Judges Watch Films Depicting Them and Order a Private Performance
Young Girls Defendants
Celly de Reydt, the Premiere, Her Husband and Photographers Also Accused
BERLIN, Jan. 10.- Naked dancing went on trial in the Criminal Court today. The principal in the case is Celly de Rheydt, the pioneer in dancing of this type, and the codefendants are Celly's husband, Sewelch, a former First Lieutenant, who was originally her impresario and still acts as manager for his wife in her undraped dancing; Celly's ballet of five young girls, the youngest 14; the motion picture photographers who filmed the nude ballet and the "still" photographers who made picture postals of it, none of which would be permitted to pass through the American mails.
The case, which is a cause celebre for Berlin, opened in a fitting setting today. Five learned Judges were on the bench, with a battery of eight lawyers for, the defense entrenched in front of Celly and her dancing girls. The State's Attorney is supported by one lone, shocked witness so far--a certain Pastor Hoppe--and a flock of professors as experts in the morality of the art, including Professor Max von Schillins, one of the most distinguished living German composers, best known for his opera "Mona Lisa" and Director General of the Opera House. The general public was excluded, but reporters and representatives of children's welfare organizations were admitted.
The Presiding Judge first ordered a motion picture of the nude dances thrown on the screen which had been stretched in the courtroom, frequently stopping the reel for a closer examination, as well as to identify the defendants shown on the screen and to quiz them regarding exactly what articles of clothing, including beads, gauze streamers, &c., they had worn at each stage.
The questioning of the Court elicited the information that at first the dancers were relatively clad above the waist, but as the ballet went on their bodies were compeletely exposed. In the case of the last dance shown the Court's queries as to costume were superfluous, for Celly was flashed on the screen in the altogether.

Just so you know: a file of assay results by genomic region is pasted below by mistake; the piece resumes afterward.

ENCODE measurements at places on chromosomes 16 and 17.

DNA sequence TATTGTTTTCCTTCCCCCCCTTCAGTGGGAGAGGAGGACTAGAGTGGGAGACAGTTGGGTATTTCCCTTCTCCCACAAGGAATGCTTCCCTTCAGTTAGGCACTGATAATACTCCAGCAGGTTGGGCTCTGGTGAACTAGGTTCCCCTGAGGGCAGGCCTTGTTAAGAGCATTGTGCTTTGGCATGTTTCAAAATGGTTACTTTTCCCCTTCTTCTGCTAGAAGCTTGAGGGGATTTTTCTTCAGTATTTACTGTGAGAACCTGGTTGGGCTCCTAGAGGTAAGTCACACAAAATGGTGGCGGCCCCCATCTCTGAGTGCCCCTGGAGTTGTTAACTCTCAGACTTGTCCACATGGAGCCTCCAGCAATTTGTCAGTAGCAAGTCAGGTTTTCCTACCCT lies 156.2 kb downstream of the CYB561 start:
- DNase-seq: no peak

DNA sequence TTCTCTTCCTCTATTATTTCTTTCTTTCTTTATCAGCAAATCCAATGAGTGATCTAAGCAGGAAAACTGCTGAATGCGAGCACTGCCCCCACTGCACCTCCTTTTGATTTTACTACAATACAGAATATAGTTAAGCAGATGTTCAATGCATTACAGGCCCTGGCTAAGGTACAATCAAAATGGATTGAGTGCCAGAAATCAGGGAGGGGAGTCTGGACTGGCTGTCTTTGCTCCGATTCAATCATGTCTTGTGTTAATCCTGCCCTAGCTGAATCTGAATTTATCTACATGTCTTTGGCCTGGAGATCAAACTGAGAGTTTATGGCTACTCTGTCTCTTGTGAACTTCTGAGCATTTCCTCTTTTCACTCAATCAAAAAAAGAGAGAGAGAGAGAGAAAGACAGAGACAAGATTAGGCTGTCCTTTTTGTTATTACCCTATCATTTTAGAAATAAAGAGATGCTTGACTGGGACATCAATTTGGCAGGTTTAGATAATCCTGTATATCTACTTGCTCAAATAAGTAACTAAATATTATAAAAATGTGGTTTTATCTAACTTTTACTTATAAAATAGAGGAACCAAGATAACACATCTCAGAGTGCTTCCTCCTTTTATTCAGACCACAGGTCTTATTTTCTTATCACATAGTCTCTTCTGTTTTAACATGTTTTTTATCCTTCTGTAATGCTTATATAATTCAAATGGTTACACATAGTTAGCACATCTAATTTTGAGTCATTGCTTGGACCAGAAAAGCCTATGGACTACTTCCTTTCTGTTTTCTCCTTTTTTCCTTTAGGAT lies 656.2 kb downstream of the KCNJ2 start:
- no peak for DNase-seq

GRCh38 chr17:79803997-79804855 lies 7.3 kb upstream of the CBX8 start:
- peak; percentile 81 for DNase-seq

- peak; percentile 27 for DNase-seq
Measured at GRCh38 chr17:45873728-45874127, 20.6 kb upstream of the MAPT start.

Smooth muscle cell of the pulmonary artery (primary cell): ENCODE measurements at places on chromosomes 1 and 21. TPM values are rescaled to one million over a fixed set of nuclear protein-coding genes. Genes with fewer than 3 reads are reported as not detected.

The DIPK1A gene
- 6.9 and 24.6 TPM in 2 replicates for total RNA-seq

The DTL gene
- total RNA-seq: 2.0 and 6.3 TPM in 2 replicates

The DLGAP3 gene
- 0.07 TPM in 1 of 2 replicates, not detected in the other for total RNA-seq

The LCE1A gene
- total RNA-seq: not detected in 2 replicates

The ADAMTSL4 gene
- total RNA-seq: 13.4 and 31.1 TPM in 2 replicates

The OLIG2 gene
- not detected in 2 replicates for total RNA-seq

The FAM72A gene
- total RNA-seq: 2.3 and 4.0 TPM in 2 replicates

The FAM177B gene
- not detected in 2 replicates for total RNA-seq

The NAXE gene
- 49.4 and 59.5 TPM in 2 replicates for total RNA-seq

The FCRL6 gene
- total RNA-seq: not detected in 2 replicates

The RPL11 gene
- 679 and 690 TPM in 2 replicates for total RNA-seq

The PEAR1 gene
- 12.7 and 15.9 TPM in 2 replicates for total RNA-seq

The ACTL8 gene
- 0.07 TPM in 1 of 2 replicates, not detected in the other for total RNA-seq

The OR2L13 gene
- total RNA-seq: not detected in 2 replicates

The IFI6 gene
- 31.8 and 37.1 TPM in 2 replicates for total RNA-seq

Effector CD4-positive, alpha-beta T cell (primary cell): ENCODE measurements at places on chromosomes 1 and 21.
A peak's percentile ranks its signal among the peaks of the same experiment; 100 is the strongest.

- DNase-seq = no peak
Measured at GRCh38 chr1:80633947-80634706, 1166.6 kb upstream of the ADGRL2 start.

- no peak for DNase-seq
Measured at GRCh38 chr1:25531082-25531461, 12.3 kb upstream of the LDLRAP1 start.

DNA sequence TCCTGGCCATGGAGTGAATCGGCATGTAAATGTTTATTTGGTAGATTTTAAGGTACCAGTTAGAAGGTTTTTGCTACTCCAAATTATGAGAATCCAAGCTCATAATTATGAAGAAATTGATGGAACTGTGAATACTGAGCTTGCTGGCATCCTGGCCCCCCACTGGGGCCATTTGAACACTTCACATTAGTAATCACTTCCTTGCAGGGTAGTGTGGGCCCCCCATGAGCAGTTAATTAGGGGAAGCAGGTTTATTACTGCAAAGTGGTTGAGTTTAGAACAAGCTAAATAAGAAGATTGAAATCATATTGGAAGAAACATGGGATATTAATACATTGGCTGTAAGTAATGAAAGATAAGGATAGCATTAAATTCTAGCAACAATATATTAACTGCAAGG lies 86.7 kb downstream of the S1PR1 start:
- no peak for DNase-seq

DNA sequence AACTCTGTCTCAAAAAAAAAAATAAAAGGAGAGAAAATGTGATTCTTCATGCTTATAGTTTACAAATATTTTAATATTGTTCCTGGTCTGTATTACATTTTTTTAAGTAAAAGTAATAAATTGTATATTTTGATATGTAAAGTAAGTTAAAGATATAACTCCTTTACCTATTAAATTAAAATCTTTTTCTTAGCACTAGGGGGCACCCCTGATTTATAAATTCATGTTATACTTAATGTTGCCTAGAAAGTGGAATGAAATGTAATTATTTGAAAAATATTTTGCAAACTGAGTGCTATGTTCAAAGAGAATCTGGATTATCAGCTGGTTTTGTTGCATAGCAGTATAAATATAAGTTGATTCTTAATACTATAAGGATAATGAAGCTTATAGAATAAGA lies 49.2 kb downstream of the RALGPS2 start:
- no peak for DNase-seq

On account of the heated atmosphere in the overcrowded courtroom the Court called it a day's work and decided to order a view,"in camera", of the original live ballet production, with music, at a local theatre on Thursday.
What is alleged to be the most offensive dance is a pantomime in which Celly appears, first fully clad as a mediaeval nun, who suddenly goes mad before a crucifix, sheds her nun's clothing completely and proceeds to execute a dance symbolic of delirium. This dance was actually performed in public repeatedly in 1919, until the flood of protests, principally from Catholics, on the ground of profanation and sacrilege, caused Celly to withdraw it from her repertoire. American visitors who have since seen her modified "beauty dances" say they never saw anything like them before. Among these American art experts were pillars of the community, mostly with wives and families across the Atlantic.
(Cyril Brown in The New York Times, January 11, 1922)